Why I won’t go to Africa to help fight Ebola

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As a nursing student, I participate in interdisciplinary ethics meetings with healthcare professionals and students. At the last meeting, the question posed was: “Would you go to Africa to help with the Ebola crisis?”

 

Some people said no, with reasons ranging from “I don’t feel qualified” to “We don’t know enough about the virus’ transmission.” Some said yes, because as healthcare professionals, we are to help other people. I said I would consider it.

 

When asked to explain, my heartbeat quickened; my face grew warm; my voice wavered. Not because of nerves but because this topic is emotional for me.

 

You see, I volunteered at a Cambodian hospital this summer and learned a lot about caring for health needs in other countries. Upon returning to the United States, I had more than dirty socks to unpack. With some nudging from a counselor, I delved into unpacking complex emotions and wrestling with the “why’s” of preventable suffering and death. Why did God want me to witness such suffering?

 

After many prayers the Lord showed me that he allowed me to see the suffering because He sees each person’s pain, too. He grieves compassionately for each of them, and He has invited me into that part of His heart. Though I never would have asked to be ushered into this part of God’s heart, He chose to bring me in anyway — and I know Him more intimately for it.

 

So when people asked about my response to Ebola, my voice wavered, my heart pounded and face flushed because talking about healthcare in other countries stirs up emotions. The reason I would not consider going is because seeing people suffer and die in a developing country is extremely hard emotionally, mentally and spiritually. When you know just as much as physicians about medical care for a disease, and you still do not know what to do to treat someone — that is one of the most helpless and overwhelming feelings that exists.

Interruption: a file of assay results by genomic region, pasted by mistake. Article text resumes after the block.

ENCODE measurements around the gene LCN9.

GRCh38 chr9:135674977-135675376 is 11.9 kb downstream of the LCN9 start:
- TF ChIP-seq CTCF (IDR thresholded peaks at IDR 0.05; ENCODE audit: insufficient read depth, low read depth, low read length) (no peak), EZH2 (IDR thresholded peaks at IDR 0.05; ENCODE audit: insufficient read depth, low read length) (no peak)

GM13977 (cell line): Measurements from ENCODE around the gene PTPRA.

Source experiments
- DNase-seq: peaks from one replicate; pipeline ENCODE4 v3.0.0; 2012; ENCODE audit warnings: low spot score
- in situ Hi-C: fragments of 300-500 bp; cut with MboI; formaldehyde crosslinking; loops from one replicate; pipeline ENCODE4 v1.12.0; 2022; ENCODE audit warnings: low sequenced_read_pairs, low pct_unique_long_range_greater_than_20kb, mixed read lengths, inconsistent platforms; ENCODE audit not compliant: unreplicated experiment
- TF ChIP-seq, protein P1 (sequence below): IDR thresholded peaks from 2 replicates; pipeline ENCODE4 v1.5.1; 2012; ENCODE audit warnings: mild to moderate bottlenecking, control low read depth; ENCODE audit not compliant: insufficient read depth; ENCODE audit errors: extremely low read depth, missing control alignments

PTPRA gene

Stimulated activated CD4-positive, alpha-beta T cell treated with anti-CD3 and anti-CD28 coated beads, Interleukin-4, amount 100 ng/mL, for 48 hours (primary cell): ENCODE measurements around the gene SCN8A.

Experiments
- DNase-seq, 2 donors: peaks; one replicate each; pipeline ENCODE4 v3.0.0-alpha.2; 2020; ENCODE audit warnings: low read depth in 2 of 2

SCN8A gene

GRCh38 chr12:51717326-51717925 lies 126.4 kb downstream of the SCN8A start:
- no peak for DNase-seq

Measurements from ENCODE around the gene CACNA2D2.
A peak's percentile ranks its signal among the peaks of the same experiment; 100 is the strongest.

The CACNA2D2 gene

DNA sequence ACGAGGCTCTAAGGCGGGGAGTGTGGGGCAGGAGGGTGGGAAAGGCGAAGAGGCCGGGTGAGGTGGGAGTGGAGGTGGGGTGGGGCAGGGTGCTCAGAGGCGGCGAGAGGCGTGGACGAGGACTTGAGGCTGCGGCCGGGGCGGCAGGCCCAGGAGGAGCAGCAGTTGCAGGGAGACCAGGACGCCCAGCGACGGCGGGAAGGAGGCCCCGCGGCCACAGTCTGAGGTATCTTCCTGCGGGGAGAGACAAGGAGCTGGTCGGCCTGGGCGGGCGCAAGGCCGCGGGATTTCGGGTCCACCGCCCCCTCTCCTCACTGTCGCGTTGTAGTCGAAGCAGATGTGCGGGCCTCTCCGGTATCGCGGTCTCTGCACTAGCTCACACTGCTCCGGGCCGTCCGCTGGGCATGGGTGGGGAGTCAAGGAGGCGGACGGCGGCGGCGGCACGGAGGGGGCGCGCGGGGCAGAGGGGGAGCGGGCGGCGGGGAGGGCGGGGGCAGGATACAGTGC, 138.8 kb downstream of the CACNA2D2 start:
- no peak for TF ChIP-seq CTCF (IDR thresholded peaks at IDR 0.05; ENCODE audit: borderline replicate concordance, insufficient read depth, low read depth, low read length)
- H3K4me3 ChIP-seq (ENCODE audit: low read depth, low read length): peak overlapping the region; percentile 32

I have prayed about going, yet for now, I will not travel to help with the Ebola crisis because my heart is not ready for it. After a summer in Cambodia, there is unfinished grieving and healing for my heart to finish.

 

Perhaps, when we talk about going to Africa and the reasons we would or would not go, we are mistaken about the hardest parts of being there. Perhaps the hardest part would not be the fear of contracting the virus or not feeling qualified to treat a patient. Perhaps the hardest part would be the grieving it would demand from our hearts. Should we shy away from this kind of grief? No. As I said before, I know the Lord more intimately for it. Should we prayerfully seek the Lord as to whether we should go or stay? Yes. For whichever way He leads, I believe this: we will know the Lord more intimately for it.

 

By: Allison Toy

Author: admin

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